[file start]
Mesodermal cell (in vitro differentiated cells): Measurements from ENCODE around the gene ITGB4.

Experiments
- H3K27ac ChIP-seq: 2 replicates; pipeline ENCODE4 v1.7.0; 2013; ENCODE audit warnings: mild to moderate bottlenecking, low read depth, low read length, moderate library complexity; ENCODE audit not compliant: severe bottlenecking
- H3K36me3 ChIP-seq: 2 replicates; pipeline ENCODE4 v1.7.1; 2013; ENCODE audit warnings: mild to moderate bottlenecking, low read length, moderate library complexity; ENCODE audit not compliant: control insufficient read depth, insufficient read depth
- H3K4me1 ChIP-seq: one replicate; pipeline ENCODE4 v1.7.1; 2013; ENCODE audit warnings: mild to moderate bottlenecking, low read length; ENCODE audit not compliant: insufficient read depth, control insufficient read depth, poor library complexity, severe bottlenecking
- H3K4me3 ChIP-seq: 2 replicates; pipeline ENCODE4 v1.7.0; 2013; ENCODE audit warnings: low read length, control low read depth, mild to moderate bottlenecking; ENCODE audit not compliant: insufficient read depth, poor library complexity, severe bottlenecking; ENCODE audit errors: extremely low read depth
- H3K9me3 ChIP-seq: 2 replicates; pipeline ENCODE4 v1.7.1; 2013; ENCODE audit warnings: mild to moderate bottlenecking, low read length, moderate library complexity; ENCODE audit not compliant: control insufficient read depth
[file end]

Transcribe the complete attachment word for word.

Mesodermal cell (in vitro differentiated cells): Measurements from ENCODE around the gene ITGB4.

Experiments
- H3K27ac ChIP-seq: 2 replicates; pipeline ENCODE4 v1.7.0; 2013; ENCODE audit warnings: mild to moderate bottlenecking, low read depth, low read length, moderate library complexity; ENCODE audit not compliant: severe bottlenecking
- H3K36me3 ChIP-seq: 2 replicates; pipeline ENCODE4 v1.7.1; 2013; ENCODE audit warnings: mild to moderate bottlenecking, low read length, moderate library complexity; ENCODE audit not compliant: control insufficient read depth, insufficient read depth
- H3K4me1 ChIP-seq: one replicate; pipeline ENCODE4 v1.7.1; 2013; ENCODE audit warnings: mild to moderate bottlenecking, low read length; ENCODE audit not compliant: insufficient read depth, control insufficient read depth, poor library complexity, severe bottlenecking
- H3K4me3 ChIP-seq: 2 replicates; pipeline ENCODE4 v1.7.0; 2013; ENCODE audit warnings: low read length, control low read depth, mild to moderate bottlenecking; ENCODE audit not compliant: insufficient read depth, poor library complexity, severe bottlenecking; ENCODE audit errors: extremely low read depth
- H3K9me3 ChIP-seq: 2 replicates; pipeline ENCODE4 v1.7.1; 2013; ENCODE audit warnings: mild to moderate bottlenecking, low read length, moderate library complexity; ENCODE audit not compliant: control insufficient read depth